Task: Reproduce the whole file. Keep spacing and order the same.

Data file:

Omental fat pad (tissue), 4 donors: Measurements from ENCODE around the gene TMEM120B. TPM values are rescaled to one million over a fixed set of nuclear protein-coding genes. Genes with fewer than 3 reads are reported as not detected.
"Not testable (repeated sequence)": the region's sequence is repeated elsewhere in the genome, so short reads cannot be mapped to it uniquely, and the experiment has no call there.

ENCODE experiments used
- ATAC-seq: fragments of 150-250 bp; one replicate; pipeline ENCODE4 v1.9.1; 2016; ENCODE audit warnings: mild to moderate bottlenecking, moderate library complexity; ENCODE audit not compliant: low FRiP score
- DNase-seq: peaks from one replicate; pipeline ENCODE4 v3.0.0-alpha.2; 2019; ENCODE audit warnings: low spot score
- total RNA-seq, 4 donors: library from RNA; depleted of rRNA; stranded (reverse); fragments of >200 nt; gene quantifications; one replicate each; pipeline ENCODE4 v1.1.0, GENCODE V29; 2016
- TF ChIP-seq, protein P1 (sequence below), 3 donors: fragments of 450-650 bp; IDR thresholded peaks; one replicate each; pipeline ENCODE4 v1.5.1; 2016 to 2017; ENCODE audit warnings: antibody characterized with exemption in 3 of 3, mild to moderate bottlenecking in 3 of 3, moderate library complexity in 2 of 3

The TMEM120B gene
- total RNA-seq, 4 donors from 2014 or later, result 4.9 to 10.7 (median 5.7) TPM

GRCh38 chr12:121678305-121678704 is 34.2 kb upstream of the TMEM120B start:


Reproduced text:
Omental fat pad (tissue), 4 donors: Measurements from ENCODE around the gene TMEM120B. TPM values are rescaled to one million over a fixed set of nuclear protein-coding genes. Genes with fewer than 3 reads are reported as not detected.
"Not testable (repeated sequence)": the region's sequence is repeated elsewhere in the genome, so short reads cannot be mapped to it uniquely, and the experiment has no call there.

ENCODE experiments used
- ATAC-seq: fragments of 150-250 bp; one replicate; pipeline ENCODE4 v1.9.1; 2016; ENCODE audit warnings: mild to moderate bottlenecking, moderate library complexity; ENCODE audit not compliant: low FRiP score
- DNase-seq: peaks from one replicate; pipeline ENCODE4 v3.0.0-alpha.2; 2019; ENCODE audit warnings: low spot score
- total RNA-seq, 4 donors: library from RNA; depleted of rRNA; stranded (reverse); fragments of >200 nt; gene quantifications; one replicate each; pipeline ENCODE4 v1.1.0, GENCODE V29; 2016
- TF ChIP-seq, protein P1 (sequence below), 3 donors: fragments of 450-650 bp; IDR thresholded peaks; one replicate each; pipeline ENCODE4 v1.5.1; 2016 to 2017; ENCODE audit warnings: antibody characterized with exemption in 3 of 3, mild to moderate bottlenecking in 3 of 3, moderate library complexity in 2 of 3

The TMEM120B gene
- total RNA-seq, 4 donors from 2014 or later, result 4.9 to 10.7 (median 5.7) TPM

GRCh38 chr12:121678305-121678704 is 34.2 kb upstream of the TMEM120B start: